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It’s common knowledge that millennials are the new consumer for luxury fashion. But with our lifestyles, tastes and attitudes so different from our parents and generations before us, what does this really mean for an industry built on heritage and traditions? We have already seen major changes where luxury has been redefined, take for example, logos that are no longer simple status symbols to display wealth. Their return is a reference to another era of design or street art or the dialogue about ownership and and identity. My last post on What Is Luxury Fashion Now? addressed how brands are communicating to millennials in a different way but the first post of this series, The Future of Luxury Fashion: Society looks at what has taken place and will continue to shape the fashion industry, influenced by socio-political factors and the millennial consumer.
Luxe streetwear is here to stay
We all know Vetements and Off White as well as we do Chanel and with Virgil Abloh taking the reigns of Louis Vuitton’s menswear and Ricardo Tisci, known for bringing ‘casual’ to Givenchy, at the helm of Burberry, streetwear as high end fashion is not simply a fad. However, there is something larger at play here than just a penchant for luxe sportswear and ‘ugly’ sneakers. Expensive streetwear brands like Supreme have long been on the rise, even collaborating with Louis Vuitton, a brand that they had previously appropriated for its monogram years ago. But I believe that the seemingly loud, if not sudden boom where streetwear was seen on the runways of the oldest maisons, stems from a sense of minimalism.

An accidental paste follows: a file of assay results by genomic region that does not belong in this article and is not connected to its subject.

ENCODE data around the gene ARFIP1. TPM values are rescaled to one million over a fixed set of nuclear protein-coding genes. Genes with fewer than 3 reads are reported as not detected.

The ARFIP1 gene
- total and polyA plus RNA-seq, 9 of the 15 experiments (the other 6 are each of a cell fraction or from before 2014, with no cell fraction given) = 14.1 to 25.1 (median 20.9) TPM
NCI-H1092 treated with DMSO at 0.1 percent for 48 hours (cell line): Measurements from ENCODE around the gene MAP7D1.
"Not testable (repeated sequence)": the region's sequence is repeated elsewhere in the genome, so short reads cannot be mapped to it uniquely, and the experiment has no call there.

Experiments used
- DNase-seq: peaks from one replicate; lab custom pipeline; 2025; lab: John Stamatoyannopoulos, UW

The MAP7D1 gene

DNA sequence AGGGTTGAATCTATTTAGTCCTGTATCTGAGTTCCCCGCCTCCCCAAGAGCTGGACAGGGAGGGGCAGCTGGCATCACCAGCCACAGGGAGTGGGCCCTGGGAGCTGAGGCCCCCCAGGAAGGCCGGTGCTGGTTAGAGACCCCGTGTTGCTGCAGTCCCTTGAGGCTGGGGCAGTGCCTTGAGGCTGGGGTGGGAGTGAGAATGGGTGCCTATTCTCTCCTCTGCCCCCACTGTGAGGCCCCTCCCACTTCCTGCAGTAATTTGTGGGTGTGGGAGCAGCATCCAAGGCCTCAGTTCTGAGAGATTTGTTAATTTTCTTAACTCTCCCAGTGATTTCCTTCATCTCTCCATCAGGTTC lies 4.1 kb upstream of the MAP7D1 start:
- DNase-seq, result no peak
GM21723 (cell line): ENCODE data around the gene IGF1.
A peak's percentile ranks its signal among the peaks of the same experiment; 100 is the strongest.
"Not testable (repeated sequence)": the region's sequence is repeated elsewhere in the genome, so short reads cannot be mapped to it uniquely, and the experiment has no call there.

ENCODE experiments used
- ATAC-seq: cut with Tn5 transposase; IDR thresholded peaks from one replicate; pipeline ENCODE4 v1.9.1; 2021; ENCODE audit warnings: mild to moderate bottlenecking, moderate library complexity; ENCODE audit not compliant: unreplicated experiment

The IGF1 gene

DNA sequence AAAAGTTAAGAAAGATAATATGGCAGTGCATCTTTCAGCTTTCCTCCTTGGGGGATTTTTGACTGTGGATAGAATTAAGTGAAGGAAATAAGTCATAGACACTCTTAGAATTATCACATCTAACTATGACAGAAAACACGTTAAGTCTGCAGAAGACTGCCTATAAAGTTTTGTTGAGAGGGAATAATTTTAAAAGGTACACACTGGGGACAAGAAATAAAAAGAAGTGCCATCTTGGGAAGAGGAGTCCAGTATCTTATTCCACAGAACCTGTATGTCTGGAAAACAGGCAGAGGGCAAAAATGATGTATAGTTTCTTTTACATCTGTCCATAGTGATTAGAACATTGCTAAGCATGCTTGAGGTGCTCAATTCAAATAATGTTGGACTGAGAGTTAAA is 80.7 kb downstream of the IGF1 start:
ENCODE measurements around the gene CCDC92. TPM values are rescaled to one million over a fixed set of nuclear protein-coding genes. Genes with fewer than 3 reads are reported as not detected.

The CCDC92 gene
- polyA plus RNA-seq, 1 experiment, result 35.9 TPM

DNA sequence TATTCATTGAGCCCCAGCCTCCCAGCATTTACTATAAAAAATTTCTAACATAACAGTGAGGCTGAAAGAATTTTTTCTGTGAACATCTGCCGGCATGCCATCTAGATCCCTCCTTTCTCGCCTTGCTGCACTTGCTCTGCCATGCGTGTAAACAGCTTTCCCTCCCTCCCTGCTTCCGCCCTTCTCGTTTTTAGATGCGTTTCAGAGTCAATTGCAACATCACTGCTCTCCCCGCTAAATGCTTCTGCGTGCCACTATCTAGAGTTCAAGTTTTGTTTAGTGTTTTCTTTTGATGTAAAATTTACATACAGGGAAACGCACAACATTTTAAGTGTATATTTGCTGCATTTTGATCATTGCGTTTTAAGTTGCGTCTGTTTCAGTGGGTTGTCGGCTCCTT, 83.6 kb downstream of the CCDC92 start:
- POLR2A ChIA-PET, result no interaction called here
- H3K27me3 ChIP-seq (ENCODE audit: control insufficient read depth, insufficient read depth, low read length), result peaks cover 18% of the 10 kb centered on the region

The minimalist aesthetic, with its clean sleek functionality and ode to design and architecture, is aspirational as it is beautiful. Sure fashion brands have their own ID to protect and maintain but look to other luxury products like beauty or even food, and you’ll see a pandering towards a fresh, bare look. Minimalism in appearance has slowly influenced consumer’s minimalism in choice. Excess in any form is no longer desirable, instead it’s ostentatious and not aligned with the millennial mindset at all. So this is where the allure of expensive, well-made streetwear comes in: it’s approachable, a worthwhile investment when considering cost per wear and symbolic of the climate in which we live and its innovative designers.
For an industry that is based on seasons and trends, the world of luxury fashion is a little late in capitalising on the hype surrounding social issues of our time. If you really think about it, only a handful of designers have really picked up on the zeitgeist that’s permeating our news and dinner conversations – the best well known examples being politics or feminism. However, one of the biggest changes come from retailers and designers alike, where Selfridges and Gucci to name a few, have pledged against the use and sale of fur. If we step back to take a look at the larger context, FMCGs are standing up and paying more attention to new millennial-fuelled trends like flexitarian diets. Could this bold move from the fashion world be part of that wider play to capture the love and loyalty of conscious millennials?
And on a more granular level but related to a past post on hyper-consumerism, Vetements recently displayed an installation at Harrod’s. The presentation was a visual commentary on the problem of overproduction in fashion. Seems ironic but this is a way that established, high end brands can be part of the conversation and remain relevant among millennials without compromising their history or image. And this is critical because it’s an industry expected to churn out new designs and new ways of story telling. So by now, if you haven’t clocked on, then you’re irrelevant. There’s not much that’s worse than that when it comes to millennials.
This was the first part of The Future of Luxury Fashion: Society, as always I’d love to hear your thoughts so drop me a DM via Instagram or email me!